Movie Review: Gravity
4.5 stars out of 5
Published: Monday, October 7, 2013
Updated: Monday, October 7, 2013 22:10
“I could get used to it,” says Dr. Ryan Stone, played by Sandra Bullock, in the beginning of “Gravity” as she admires the silence and the vast, stunning view of Earth from space. Stone has yet to find out how much she would regret saying this.
Stone is a biomedical engineer in one of the crews of NASA’s space shuttle “Explorer” on her first space shuttle mission. A few minutes into her task, debris from a satellite crash into the spaceship, disrupting the tranquil silence of space. Stone spins around uncontrollably and quickly begins to panic. The remainder of the movie continues in a rapid speed with endless nerve-wracking moments.
What initially seemed to be a peaceful, ordinary trip into space quickly turns into a desperate journey for survival. As a result, the characters, as well as the audience, endure heavy concentrations of mixed fear and anxiety throughout most of the film.
When Stone almost reluctantly gives up, veteran astronaut Matt Kowalski (George Clooney) comes to the rescue. After finally adjusting to the situation, they realize they are the lone survivors of the accident and they have lost all forms of communication with their station on Earth.
Within 90 minutes of running time, “Gravity” narrates a powerful story of a woman’s transformation as she struggles to survive in space. Having lost a daughter prior to the space mission, Stone is a complicated character with unsolved problems and resentments. Initially, Stone doesn’t seem to try too hard to survive until Kowalski, who never loses his sense of optimism throughout the crisis, accompanies her. Kowalski constantly talks and tries to ease Stone’s state of mind as they search for a nearby space station. Clooney’s charms successfully convey the enthusiasm of his character.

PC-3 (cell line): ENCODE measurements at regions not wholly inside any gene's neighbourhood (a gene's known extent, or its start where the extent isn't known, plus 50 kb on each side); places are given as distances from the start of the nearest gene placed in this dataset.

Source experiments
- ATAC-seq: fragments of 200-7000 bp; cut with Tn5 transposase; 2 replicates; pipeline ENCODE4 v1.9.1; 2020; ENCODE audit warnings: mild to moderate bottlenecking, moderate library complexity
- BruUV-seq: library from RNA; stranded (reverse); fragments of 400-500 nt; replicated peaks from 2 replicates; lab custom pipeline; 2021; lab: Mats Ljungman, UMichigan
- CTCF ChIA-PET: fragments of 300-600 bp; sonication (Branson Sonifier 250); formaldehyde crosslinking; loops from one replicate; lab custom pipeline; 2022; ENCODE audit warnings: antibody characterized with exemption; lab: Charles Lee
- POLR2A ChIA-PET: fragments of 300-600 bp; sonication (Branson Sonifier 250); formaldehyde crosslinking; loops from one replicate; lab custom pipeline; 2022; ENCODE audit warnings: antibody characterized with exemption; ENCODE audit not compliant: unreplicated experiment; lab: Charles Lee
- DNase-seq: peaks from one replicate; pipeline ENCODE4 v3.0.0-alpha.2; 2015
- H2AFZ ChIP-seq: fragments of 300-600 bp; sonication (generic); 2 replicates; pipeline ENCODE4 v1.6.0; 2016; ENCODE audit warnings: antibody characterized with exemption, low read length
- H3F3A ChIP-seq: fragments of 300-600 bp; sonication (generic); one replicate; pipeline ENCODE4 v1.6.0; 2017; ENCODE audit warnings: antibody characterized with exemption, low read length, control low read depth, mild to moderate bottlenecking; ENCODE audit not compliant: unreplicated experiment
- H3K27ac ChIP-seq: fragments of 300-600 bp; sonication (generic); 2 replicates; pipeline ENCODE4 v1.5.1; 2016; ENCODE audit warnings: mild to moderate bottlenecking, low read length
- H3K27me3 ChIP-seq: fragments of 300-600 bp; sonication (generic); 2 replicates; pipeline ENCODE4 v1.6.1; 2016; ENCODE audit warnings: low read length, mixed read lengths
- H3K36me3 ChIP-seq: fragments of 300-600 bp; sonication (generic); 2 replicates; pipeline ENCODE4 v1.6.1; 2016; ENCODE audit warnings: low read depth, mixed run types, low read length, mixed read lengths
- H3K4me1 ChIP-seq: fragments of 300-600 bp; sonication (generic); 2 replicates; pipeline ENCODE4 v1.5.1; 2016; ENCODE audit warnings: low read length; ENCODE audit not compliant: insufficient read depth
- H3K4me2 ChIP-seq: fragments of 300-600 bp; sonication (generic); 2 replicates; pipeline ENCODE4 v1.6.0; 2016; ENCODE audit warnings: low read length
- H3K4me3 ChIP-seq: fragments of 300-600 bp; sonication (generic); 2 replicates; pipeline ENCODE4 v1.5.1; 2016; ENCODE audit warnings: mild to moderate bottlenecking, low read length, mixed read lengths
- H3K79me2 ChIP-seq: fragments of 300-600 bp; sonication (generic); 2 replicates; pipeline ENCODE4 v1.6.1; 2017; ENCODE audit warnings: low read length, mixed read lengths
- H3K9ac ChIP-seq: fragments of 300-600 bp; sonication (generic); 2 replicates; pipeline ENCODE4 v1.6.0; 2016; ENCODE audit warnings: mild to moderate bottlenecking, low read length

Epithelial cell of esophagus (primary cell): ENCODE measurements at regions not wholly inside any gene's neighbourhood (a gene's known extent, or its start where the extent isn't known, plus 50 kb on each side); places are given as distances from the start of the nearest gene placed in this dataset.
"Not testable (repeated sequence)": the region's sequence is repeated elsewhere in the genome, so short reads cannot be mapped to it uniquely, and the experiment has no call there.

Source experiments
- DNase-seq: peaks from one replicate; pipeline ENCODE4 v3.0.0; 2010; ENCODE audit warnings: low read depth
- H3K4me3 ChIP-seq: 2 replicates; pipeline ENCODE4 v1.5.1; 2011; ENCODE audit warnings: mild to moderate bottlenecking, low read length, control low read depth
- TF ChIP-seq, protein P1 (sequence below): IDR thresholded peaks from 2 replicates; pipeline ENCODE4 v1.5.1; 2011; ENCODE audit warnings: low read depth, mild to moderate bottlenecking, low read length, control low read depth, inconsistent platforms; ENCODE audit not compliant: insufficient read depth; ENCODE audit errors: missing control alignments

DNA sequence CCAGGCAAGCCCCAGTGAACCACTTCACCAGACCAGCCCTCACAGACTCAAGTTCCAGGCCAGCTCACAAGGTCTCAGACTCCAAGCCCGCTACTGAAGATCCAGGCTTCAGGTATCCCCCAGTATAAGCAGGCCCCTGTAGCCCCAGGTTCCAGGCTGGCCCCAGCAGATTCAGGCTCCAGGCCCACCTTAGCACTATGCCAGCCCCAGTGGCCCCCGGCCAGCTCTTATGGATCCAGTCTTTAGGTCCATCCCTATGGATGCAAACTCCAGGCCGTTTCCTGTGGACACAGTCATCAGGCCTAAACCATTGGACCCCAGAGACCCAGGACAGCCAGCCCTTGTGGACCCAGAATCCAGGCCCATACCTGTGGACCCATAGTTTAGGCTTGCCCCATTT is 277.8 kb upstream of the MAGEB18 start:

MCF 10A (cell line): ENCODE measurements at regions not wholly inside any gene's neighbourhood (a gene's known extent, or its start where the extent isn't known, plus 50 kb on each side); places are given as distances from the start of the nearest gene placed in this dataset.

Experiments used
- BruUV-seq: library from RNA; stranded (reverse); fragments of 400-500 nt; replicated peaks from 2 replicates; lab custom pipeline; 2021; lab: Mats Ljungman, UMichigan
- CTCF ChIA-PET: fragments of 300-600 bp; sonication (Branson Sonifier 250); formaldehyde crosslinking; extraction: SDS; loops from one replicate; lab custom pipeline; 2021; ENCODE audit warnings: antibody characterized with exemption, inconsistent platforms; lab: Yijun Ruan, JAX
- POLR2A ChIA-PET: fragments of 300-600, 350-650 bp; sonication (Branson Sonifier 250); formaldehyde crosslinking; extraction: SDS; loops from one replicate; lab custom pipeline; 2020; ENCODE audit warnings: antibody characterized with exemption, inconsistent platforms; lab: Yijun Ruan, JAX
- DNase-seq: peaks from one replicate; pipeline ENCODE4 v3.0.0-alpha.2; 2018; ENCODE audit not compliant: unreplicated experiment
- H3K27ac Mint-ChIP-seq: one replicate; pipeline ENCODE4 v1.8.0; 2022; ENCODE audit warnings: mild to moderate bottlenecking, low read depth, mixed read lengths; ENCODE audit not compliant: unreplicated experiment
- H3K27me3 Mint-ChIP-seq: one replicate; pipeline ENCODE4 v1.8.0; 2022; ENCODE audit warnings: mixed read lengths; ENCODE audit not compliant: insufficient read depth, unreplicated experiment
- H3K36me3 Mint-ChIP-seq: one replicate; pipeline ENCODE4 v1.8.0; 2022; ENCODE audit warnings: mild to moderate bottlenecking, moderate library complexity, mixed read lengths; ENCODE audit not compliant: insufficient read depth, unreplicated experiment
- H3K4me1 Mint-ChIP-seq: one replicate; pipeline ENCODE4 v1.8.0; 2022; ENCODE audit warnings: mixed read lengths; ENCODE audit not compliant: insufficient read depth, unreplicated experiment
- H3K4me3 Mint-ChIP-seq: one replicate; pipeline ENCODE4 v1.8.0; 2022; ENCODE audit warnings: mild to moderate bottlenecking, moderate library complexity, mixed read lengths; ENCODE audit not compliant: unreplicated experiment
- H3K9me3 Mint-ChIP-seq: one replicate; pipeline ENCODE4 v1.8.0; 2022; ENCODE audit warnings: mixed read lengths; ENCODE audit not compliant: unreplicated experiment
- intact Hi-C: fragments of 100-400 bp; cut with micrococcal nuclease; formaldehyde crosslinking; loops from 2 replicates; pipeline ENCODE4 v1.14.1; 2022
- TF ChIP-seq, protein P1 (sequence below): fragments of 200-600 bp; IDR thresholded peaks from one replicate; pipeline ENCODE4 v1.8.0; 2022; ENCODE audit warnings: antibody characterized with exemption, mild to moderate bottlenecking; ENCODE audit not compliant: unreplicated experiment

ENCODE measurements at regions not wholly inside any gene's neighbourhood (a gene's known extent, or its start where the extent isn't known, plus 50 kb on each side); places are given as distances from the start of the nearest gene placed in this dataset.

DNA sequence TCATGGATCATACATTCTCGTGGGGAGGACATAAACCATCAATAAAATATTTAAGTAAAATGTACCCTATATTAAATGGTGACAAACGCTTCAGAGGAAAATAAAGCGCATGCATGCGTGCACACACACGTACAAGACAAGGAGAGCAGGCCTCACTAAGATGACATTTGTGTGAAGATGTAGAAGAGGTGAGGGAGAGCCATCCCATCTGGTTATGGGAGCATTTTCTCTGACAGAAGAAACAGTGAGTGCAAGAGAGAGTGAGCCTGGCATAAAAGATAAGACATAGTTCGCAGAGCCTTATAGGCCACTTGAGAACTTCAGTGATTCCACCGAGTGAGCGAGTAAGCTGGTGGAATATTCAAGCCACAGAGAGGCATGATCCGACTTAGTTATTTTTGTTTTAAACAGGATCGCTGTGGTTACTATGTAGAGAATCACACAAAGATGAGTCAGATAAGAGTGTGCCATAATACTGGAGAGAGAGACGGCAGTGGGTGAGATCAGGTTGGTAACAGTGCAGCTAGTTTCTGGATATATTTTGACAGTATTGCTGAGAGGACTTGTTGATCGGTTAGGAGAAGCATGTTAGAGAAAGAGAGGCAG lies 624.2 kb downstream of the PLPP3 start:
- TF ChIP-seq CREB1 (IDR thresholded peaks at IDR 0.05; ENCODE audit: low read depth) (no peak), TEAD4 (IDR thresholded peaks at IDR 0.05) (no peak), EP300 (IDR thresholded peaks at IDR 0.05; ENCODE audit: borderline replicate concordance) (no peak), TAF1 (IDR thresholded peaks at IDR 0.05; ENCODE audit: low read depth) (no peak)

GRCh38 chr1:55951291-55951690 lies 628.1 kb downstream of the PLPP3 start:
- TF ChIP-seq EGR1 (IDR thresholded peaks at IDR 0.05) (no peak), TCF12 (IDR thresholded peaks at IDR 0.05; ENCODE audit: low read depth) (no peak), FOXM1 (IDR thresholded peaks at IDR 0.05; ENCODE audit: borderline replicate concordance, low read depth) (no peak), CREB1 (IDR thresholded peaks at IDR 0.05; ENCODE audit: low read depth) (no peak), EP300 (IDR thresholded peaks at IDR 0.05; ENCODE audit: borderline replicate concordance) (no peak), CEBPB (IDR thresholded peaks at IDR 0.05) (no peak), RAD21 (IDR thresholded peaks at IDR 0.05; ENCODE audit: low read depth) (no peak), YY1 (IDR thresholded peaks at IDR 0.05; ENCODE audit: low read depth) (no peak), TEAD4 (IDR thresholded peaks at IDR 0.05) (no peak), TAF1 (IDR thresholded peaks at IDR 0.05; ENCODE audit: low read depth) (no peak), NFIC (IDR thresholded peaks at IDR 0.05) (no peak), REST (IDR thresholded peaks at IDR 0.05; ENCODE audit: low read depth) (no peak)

Even with Kowalski’s help, Stone begins to lose hope again as she realizes how her life without her daughter has created an empty hole. Stone’s self-reflection doesn’t last long though, as she is interrupted by more debris. The journey is far from being over.
Throughout this intense and petrifying experience, one will notice small changes taking place in Stone. Like Kowalski, she gradually becomes calmer and more optimistic, even when the situation seems to get progressively worse. Her increasingly subtle humor makes her character more likeable each moment. Stone’s transformation from a lifeless being into a lively character is remarkable. Bullock brings out one of her best performances as she presents this sublime transformation to the audience. As the title of the movie suggests, there is a gravitational power “Gravity” carries that allows the viewers to believe this incredible transformation of a woman, who is challenged both mentally and physically beyond what anyone could imagine, in this devastating disaster.
“Gravity” certainly is a well-made thriller and a warm-hearted, sincere story about survival. In addition to its moving story, the movie offers striking visuals. Directed by Alfonso Cuarón and cinematographed by Emmanuel Lubezki, “Gravity” creates a world in space that can easily be mistaken for the real thing. Another aspect that makes this movie more realistic is the back-and-forth transitions from a third person view to a first person view. Not only does this technique provide more realistic perspectives, it also intensifies the whole disastrous situation, fully engaging the viewers’ commiserating hearts.